Who ‘Murdered’ President Quintanilla? Criminal Justice Department Hosts Live Crime Scene Demo

Crime Scene Live Demonstration

Texas A&M University-Corpus Christi hosted a “Crime Scene Live Demonstration” on April 11 in the Mary and Jeff Bell Library. This year’s “victim” was Dr. Kelly M. Quintanilla, University President and CEO. The set-up demonstrated how to work a scene, from police investigation through the crime lab, and into the courtroom. The live demo was an interdisciplinary affair involving faculty and students from criminal justice, biomedical sciences, theatre and the Bell Library.

CORPUS CHRISTI, Texas – Crime and intrigue permeated the air at the Mary and Jeff Bell Library on April 11, as students were welcomed by a gruesome scene: weapons, blood and personal effects scattered across the ground and a woman – dead – at the table in the center of it all.  The ‘victim’ looked as if her throat was cut. It would be a horrifying scene – if it were real.

Thankfully, no crime was committed. The scene was staged by the Texas A&M University-Corpus Christi Department of Criminal Justice to demonstrate the typical workings of a crime investigation, from the police’s arrival to the scene, through the crime lab and into the courtroom. After the scene was set, those in the audience were invited to use clues and interrogate suspects to deduce the perpetrator.

“When students participate in events like this they literally get their hands dirty,” said Dr. Wendi Pollock, assistant professor of criminal justice and main coordinator of the event. “Criminal justice isn’t something you just read in a textbook. If you can see it, touch it, ask questions and really work through your thoughts, it’s something that enhances your skillset.”

The live crime scene demo is a second annual event. This year was special because it was the first to include an actual ‘dead body’ complete with realistic wounds applied by theatre students and faculty. Blood splattered across the scene was compliments of students and faculty from biomedical sciences and criminal justice. When asked to participate as the ‘victim,’ Dr. Kelly M. Quintanilla, University president and CEO, was more than happy to oblige.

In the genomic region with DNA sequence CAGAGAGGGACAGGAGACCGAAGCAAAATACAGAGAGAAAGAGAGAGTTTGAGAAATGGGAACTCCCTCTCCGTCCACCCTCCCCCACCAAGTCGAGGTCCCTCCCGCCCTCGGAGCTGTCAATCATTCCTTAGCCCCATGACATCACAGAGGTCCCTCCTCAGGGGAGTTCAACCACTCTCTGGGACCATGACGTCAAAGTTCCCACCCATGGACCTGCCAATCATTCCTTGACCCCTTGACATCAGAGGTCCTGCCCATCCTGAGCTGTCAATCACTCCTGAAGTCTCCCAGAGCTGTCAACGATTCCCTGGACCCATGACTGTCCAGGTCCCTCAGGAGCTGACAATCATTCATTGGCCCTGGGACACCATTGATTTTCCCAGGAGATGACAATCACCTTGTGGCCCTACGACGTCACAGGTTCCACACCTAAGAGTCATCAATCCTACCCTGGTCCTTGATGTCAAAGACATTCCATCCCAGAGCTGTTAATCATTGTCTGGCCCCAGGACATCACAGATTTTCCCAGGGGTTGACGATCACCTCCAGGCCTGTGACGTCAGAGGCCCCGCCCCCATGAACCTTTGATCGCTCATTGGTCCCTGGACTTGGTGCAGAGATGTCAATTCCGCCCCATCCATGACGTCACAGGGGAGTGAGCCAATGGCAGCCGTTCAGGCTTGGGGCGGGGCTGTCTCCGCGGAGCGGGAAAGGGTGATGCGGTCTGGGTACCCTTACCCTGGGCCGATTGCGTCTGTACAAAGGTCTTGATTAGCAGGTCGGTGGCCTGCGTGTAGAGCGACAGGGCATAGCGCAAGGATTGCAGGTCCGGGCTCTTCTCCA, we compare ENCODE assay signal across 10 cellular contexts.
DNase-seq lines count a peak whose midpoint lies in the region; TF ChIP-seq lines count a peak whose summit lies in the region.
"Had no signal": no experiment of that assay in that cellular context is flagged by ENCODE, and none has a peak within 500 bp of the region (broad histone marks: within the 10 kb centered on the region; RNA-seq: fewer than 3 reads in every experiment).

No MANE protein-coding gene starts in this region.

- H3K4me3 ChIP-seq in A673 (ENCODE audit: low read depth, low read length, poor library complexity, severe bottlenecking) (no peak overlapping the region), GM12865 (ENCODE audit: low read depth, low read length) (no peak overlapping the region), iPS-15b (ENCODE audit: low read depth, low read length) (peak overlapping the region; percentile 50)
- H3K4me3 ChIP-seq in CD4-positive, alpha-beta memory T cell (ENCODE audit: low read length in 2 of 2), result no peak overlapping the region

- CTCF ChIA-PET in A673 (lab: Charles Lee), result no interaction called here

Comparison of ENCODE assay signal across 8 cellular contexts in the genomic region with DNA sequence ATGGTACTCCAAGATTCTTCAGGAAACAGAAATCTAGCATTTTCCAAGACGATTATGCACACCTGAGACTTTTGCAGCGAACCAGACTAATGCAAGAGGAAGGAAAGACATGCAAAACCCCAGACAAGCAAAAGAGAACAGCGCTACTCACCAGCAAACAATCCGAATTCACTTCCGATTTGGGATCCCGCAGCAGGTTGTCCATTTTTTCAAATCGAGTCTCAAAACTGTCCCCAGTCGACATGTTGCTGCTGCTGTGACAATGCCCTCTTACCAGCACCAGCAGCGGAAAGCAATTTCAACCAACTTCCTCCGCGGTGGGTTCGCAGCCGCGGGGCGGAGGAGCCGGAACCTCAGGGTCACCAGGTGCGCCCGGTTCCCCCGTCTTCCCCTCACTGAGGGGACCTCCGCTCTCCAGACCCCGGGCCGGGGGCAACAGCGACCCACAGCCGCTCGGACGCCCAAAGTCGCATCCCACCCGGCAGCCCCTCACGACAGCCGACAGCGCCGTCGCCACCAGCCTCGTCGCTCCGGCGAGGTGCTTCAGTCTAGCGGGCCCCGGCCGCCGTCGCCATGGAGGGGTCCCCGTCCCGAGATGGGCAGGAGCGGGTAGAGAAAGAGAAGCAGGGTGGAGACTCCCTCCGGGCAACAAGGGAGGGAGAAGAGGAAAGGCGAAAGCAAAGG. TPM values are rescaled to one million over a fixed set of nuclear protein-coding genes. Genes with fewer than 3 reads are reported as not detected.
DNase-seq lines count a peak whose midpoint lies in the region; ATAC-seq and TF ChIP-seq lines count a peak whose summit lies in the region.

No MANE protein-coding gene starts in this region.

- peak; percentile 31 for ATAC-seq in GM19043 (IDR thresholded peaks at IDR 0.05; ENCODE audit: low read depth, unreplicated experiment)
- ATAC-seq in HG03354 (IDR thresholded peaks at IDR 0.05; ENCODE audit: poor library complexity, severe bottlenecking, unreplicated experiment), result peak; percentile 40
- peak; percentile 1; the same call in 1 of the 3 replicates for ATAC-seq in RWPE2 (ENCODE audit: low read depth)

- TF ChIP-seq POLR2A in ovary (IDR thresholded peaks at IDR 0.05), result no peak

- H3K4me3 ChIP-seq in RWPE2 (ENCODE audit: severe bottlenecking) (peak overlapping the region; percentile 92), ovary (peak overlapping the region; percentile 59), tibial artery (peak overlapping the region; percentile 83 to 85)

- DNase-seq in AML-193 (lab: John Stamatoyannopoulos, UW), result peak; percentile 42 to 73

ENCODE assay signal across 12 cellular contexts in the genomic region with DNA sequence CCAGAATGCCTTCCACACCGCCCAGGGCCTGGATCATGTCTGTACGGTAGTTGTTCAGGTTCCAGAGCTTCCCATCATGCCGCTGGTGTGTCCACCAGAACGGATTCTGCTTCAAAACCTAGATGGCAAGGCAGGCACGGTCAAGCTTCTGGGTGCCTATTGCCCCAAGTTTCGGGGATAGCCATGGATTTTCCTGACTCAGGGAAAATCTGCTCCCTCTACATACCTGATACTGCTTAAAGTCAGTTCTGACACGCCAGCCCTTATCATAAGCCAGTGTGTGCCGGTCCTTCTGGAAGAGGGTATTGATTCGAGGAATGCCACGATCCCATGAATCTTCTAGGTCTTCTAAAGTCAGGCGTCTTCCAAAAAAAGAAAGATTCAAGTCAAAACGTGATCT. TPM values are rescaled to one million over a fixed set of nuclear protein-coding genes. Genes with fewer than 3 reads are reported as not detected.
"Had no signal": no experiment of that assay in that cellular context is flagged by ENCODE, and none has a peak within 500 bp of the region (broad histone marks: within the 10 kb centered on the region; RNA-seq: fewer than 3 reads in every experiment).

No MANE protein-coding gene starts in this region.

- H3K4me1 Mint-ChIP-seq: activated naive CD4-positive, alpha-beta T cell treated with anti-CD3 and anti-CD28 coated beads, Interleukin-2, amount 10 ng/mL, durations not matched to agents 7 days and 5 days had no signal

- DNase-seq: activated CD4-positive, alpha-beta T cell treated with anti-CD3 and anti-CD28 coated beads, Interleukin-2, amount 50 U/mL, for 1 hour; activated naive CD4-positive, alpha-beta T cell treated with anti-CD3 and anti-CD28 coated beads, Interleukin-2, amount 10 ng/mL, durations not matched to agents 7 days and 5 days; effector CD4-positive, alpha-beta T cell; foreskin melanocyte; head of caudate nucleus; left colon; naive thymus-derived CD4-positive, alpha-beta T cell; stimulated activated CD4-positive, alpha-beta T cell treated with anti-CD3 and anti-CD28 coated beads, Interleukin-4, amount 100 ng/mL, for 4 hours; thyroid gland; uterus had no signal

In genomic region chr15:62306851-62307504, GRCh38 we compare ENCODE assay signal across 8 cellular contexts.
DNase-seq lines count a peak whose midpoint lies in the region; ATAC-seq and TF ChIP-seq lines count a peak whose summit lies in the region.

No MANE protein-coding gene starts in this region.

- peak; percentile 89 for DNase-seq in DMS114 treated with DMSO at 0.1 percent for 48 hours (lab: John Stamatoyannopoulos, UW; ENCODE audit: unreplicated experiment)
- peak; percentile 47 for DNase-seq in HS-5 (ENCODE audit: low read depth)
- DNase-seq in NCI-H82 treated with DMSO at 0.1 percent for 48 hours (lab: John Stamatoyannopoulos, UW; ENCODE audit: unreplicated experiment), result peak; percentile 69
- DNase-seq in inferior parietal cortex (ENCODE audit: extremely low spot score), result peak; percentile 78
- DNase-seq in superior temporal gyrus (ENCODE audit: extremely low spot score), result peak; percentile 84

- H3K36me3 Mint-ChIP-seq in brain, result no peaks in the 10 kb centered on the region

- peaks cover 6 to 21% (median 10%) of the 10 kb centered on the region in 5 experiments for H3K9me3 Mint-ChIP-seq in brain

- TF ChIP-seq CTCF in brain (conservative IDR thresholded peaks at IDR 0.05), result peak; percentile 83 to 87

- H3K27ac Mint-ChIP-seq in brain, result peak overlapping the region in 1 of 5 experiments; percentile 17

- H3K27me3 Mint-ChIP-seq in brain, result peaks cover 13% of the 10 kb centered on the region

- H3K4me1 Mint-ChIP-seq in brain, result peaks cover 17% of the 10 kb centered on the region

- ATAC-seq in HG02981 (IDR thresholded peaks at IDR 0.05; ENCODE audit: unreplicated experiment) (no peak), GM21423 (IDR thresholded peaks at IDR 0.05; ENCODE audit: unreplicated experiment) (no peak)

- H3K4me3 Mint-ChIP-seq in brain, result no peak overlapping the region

“I have challenged faculty, first as provost, and now as president, to engage in high-impact practices, and this is a classic example,” President Quintanilla said. “The more our departments work together, the better it trains our students to be experts when they leave this campus.”

High-impact educational practices are those that go above and beyond what is taught in a traditional classroom setting. They strive to provide students with a more visceral and hands-on perspective to curriculum. The crime scene demo also allowed criminal justice students to take a different approach when thinking about crime, one they may have never considered before.

“I have been involved in criminal justice for about 13 years and I’ve never actually set-up a scene,” said Seanne Morris, senior criminal justice major who helped with the staging. “It was neat to think backwards, so instead of coming onto the scene and trying to deduce what happened, I got to say ‘how do I place things so others can use the clues to figure out what happened?’”

Once the scene ended, faculty and students explained to audience members about the interdisciplinary nature of the event.  

“It’s important to give people, even if they’re just passing by, some knowledge about criminal justice, biomedical sciences, theatre and psychology, because knowledge is powerful,” Pollock said. “This crime scene reflects the willingness of our campus community to come together and support one another.”

So who ‘murdered’ President Quintanilla? Turns out, it was the unassuming Dr. Beth Rauhaus, assistant professor of public administration, showing students that you can’t judge a book by its cover.